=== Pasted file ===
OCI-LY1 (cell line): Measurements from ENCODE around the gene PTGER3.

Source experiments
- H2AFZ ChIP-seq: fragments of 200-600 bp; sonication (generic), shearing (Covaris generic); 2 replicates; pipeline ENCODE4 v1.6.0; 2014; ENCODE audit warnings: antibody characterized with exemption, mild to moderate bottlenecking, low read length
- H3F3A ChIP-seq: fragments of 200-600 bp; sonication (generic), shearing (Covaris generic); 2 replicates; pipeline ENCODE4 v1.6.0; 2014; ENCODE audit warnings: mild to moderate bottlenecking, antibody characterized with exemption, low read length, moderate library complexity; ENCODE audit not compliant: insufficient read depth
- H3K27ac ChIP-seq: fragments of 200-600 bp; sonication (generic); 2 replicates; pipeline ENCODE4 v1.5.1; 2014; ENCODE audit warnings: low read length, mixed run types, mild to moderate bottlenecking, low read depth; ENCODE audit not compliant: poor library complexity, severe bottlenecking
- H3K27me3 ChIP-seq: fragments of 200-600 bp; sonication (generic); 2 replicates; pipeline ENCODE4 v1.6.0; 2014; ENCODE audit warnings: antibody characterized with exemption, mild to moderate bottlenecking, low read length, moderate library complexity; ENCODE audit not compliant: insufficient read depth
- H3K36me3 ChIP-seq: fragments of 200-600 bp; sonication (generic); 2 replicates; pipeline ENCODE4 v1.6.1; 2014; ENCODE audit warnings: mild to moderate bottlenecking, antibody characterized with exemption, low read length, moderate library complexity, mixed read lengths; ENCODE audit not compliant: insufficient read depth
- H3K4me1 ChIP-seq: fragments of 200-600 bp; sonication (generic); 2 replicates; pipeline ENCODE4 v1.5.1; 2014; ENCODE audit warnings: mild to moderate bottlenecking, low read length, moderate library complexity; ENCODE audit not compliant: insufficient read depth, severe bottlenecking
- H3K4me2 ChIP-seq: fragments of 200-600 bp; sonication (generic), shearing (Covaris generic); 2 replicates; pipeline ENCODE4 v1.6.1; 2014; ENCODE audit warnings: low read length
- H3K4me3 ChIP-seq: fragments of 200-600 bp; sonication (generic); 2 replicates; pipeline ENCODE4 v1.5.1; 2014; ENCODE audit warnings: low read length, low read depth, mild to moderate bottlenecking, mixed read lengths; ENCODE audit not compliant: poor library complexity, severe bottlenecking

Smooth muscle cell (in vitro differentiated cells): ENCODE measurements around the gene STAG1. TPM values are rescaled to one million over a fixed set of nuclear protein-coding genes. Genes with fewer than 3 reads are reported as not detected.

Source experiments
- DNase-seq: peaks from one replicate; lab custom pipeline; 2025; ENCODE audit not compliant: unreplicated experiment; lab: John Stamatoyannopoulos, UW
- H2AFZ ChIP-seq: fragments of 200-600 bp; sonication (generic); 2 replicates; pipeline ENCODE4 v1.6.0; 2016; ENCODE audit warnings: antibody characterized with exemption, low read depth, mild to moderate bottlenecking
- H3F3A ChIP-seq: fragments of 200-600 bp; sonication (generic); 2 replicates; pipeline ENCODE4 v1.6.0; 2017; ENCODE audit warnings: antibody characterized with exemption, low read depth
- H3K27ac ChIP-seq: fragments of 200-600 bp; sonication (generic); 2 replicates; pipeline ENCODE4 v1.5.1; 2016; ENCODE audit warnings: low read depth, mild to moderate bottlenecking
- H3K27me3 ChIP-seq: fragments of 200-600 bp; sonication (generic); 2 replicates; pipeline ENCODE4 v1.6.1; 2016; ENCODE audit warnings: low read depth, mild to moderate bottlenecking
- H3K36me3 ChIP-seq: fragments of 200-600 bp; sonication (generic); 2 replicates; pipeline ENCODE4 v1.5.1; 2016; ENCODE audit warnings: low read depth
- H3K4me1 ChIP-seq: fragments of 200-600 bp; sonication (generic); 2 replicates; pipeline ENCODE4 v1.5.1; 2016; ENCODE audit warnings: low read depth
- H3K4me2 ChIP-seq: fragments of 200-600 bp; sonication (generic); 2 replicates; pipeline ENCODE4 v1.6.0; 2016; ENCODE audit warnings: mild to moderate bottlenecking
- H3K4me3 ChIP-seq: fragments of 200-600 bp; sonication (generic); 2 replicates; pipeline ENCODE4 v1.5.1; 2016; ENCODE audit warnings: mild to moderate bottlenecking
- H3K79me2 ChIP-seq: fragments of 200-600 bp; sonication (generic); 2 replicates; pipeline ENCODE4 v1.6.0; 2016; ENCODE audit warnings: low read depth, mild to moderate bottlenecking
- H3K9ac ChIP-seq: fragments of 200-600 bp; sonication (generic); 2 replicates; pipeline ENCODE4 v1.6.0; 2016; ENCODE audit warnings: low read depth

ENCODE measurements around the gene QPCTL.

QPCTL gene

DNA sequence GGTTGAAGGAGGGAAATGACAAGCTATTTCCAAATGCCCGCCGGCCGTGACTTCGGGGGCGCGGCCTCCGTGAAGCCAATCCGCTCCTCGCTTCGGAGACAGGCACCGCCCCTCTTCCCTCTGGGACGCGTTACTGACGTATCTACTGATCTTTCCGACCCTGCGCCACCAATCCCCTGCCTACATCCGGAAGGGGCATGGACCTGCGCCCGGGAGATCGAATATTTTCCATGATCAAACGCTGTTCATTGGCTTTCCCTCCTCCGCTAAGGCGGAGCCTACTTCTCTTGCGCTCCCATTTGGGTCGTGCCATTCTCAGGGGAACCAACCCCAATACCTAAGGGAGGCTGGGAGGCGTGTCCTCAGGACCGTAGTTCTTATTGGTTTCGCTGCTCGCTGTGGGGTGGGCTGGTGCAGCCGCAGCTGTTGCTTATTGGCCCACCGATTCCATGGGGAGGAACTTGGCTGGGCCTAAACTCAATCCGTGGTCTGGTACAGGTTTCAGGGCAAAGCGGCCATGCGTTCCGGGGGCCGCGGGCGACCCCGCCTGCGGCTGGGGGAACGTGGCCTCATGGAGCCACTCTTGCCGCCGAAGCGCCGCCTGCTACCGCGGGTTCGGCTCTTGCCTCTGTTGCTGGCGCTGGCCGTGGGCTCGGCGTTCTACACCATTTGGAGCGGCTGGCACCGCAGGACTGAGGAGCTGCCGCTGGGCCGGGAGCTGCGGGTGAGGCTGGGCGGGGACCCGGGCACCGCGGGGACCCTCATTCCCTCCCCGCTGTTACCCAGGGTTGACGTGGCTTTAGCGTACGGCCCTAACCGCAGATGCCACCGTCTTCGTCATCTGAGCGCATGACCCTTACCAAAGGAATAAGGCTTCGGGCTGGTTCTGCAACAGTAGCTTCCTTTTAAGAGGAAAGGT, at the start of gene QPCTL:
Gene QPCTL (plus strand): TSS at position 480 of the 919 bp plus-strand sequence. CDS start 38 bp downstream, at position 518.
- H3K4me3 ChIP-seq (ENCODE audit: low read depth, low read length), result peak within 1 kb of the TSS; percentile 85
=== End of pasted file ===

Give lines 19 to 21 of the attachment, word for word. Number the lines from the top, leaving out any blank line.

- H3K4me1 ChIP-seq: fragments of 200-600 bp; sonication (generic); 2 replicates; pipeline ENCODE4 v1.5.1; 2016; ENCODE audit warnings: low read depth
- H3K4me2 ChIP-seq: fragments of 200-600 bp; sonication (generic); 2 replicates; pipeline ENCODE4 v1.6.0; 2016; ENCODE audit warnings: mild to moderate bottlenecking
- H3K4me3 ChIP-seq: fragments of 200-600 bp; sonication (generic); 2 replicates; pipeline ENCODE4 v1.5.1; 2016; ENCODE audit warnings: mild to moderate bottlenecking